POLITICS
03/14/2018 01:32 pm ET

Senators Rebuke EPA Plan To Let Kids Handle Pesticides Again

If regulators remove the age restrictions, minors could work with pesticides that aren't even sold to the general public because of how toxic they are.
Environmental Protection Agency Administrator Scott Pruitt is considering rolling back age requirements to protect minors wor
Joshua Roberts/Reuters
Environmental Protection Agency Administrator Scott Pruitt is considering rolling back age requirements to protect minors working in the agricultural industry. A group of senators is urging him not to.

A group of 28 senators sent a letter to Environmental Protection Agency Administrator Scott Pruitt on Tuesday urging him not to roll back restrictions on the use of dangerous pesticides by young workers.

HuffPost first reported that EPA leadership was considering undoing age requirements put in place in 2015 to protect minors working in agriculture and other industries. Those rules required workers to be at least 18 years old if they are going to handle pesticides on farms or get certified to work with “restricted use” pesticides, such as arsenic and methyl bromide. RUPs, as they are known, are not sold to the general public because of how toxic they are.

The EPA issued two notices in the Federal Register late last year indicating it might lower or do away with the age requirements implemented under former President Barack Obama. Public health groups including the American Academy of Pediatrics had called for the restrictions, pointing out that young teenagers aren’t mentally and emotionally sophisticated enough to evaluate the long-term risks of handling chemicals that could affect brain development.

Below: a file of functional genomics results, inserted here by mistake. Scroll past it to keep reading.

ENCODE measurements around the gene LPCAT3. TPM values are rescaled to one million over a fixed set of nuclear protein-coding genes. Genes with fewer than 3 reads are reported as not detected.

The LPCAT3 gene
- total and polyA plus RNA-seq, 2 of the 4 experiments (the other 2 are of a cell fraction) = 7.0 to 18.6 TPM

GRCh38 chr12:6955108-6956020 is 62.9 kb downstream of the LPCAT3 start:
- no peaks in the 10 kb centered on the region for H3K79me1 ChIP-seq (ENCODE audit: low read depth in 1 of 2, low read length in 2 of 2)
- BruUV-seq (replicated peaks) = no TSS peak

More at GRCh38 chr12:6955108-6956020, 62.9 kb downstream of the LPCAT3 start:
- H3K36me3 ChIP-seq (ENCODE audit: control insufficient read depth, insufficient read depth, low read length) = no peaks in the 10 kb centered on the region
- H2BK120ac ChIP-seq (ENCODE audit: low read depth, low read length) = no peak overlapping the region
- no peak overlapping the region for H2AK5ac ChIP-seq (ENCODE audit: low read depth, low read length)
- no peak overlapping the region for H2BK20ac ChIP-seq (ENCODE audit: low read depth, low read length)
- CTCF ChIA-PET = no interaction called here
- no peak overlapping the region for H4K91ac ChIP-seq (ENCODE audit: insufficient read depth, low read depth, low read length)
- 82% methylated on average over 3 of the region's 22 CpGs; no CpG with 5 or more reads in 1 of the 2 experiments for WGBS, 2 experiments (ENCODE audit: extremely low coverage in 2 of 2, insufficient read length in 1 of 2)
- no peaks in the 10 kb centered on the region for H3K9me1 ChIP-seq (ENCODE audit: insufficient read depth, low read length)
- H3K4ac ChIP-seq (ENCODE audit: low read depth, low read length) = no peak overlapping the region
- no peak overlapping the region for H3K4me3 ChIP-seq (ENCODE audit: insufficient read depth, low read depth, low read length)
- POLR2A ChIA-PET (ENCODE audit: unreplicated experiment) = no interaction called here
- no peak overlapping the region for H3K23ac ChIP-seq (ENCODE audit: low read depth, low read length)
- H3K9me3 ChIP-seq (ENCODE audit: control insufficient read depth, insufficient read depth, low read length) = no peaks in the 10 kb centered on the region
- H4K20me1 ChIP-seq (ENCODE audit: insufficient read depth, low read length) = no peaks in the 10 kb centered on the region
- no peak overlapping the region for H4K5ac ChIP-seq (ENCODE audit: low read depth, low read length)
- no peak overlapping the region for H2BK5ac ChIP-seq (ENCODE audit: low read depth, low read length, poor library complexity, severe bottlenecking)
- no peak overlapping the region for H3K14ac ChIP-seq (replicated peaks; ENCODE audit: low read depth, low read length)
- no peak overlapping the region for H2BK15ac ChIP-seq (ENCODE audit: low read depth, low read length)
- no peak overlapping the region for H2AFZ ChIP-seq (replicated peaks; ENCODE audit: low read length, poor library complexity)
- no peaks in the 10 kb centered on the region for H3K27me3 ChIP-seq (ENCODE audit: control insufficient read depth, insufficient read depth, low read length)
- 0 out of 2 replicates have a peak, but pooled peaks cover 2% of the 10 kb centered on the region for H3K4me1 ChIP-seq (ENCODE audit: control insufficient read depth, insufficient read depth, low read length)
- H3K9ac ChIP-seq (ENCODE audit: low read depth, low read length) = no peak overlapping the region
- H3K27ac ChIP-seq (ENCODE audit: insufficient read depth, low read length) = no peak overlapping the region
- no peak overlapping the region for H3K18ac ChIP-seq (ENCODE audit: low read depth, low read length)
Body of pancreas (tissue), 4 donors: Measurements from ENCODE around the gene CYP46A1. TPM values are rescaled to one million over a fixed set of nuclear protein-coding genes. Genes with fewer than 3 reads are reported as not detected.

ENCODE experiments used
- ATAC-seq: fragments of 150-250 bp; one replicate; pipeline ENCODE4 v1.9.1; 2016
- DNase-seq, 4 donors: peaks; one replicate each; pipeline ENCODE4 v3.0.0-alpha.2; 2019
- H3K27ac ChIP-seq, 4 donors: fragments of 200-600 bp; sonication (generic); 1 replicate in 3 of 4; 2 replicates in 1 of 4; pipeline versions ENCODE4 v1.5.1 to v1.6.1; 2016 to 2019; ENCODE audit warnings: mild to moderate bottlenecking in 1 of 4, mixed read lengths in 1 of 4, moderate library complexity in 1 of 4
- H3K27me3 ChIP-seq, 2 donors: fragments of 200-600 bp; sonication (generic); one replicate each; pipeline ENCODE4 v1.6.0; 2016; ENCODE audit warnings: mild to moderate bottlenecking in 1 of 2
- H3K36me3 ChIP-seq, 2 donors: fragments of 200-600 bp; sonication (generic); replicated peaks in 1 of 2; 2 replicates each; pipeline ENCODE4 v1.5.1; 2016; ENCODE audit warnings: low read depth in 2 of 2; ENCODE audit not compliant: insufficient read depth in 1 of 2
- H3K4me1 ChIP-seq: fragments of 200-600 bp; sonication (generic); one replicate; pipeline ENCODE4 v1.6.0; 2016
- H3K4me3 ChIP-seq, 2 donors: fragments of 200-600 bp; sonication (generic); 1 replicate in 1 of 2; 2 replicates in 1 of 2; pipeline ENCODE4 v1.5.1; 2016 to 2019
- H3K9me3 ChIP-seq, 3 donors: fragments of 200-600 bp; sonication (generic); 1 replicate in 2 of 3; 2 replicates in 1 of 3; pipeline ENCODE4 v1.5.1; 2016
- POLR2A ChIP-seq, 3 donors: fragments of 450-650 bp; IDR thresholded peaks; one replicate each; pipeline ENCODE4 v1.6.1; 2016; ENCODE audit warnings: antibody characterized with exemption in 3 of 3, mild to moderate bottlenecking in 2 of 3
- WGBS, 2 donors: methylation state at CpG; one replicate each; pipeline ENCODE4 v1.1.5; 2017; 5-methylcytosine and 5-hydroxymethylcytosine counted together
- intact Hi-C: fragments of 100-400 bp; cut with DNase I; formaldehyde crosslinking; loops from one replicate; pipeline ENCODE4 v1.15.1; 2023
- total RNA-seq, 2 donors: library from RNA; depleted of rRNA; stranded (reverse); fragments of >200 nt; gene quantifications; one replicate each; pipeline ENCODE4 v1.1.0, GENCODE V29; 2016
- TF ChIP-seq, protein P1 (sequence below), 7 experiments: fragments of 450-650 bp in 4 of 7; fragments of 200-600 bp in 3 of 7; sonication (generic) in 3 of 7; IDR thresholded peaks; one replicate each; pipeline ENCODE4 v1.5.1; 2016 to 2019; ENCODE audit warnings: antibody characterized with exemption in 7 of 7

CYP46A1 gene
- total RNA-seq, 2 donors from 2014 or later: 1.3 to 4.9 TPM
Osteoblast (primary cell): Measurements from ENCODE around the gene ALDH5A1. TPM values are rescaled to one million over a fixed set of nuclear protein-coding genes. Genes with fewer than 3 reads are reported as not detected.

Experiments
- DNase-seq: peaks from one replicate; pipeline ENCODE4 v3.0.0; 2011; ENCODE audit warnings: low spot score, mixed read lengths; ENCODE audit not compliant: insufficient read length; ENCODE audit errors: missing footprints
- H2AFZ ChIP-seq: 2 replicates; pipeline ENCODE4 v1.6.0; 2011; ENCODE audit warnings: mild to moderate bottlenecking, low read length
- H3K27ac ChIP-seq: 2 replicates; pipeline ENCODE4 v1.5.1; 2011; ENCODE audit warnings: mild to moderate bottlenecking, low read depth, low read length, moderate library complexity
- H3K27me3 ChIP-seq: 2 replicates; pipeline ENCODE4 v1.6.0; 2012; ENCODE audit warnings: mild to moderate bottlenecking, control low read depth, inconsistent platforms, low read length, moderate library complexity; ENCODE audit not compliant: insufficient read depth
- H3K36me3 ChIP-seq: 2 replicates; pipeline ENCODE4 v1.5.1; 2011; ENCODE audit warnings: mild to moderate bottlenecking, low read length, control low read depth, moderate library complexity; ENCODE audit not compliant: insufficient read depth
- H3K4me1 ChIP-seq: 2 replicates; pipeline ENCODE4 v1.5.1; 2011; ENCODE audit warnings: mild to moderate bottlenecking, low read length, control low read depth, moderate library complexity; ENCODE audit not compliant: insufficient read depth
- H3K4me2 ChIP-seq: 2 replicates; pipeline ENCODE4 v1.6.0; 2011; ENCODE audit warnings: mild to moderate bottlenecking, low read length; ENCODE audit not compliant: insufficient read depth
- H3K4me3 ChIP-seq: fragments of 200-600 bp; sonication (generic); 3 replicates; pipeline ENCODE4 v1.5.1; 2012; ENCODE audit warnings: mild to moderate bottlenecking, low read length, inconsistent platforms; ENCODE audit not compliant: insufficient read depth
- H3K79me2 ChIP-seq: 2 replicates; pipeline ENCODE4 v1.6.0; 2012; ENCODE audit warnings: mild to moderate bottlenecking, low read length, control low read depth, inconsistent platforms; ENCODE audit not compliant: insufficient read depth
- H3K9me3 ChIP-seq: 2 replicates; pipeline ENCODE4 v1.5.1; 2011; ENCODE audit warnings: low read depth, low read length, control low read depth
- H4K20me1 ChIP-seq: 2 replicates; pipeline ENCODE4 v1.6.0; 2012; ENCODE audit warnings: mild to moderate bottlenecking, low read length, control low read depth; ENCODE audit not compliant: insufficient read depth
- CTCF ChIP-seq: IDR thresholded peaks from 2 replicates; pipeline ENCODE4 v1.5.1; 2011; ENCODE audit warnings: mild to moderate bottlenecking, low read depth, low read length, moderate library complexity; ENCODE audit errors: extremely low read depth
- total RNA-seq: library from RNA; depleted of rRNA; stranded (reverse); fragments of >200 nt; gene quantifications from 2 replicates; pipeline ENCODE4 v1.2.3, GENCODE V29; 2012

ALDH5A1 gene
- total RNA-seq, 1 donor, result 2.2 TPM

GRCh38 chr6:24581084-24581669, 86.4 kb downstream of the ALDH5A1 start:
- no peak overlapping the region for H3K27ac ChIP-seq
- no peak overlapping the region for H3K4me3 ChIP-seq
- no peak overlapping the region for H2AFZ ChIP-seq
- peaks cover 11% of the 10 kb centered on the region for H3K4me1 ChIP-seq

Many of the young workers on farms are also migrants who speak little English and may not understand their rights.

In their letter, the 27 Democrats and one independent said “the lives of children and families across the country are at stake.”

“These rules protect not only the workers that handle and are exposed to the pesticides, but also areas around agricultural land and the children who may incidentally come in contact with the pesticides,” they wrote.

According to disclosure records, the American Farm Bureau lobbied Trump’s EPA on the rules after Obama’s EPA finalized them, suggesting they weren’t happy with the tighter regulations. Supporters of the age restrictions told HuffPost in January that growers probably want to remove them because work performed by minors tends to be cheaper than work done by adults. (The immediate family members of farm owners are already exempted from the rules so that children could still use pesticides on family farms.)

So far, the Trump administration has repealed or stalled a host of workplace protections at the behest of employers, and the EPA has been one of the most aggressive agencies in wiping away Obama-era regulations. Before he came to run the agency, Pruitt sued the EPA 13 times as attorney general of Oklahoma.  

“I think that there’s a pretty strong likelihood that if the minimum age is eliminated or lowered, there will be more people getting sick,” William Jordan, a former EPA official who worked on developing the tighter pesticide rules, previously told HuffPost.

In addition to the age minimums, regulators are also considering scrapping what’s known as the “right to know” provision of the pesticide rule. That stipulation guarantees that a farmworker can designate a third party, such as a lawyer, to obtain information from the grower about what chemicals the worker has been exposed to. Supporters of that provision suspect the farm lobby wants it scuttled to avoid litigation.

Read the letter below:

CONVERSATIONS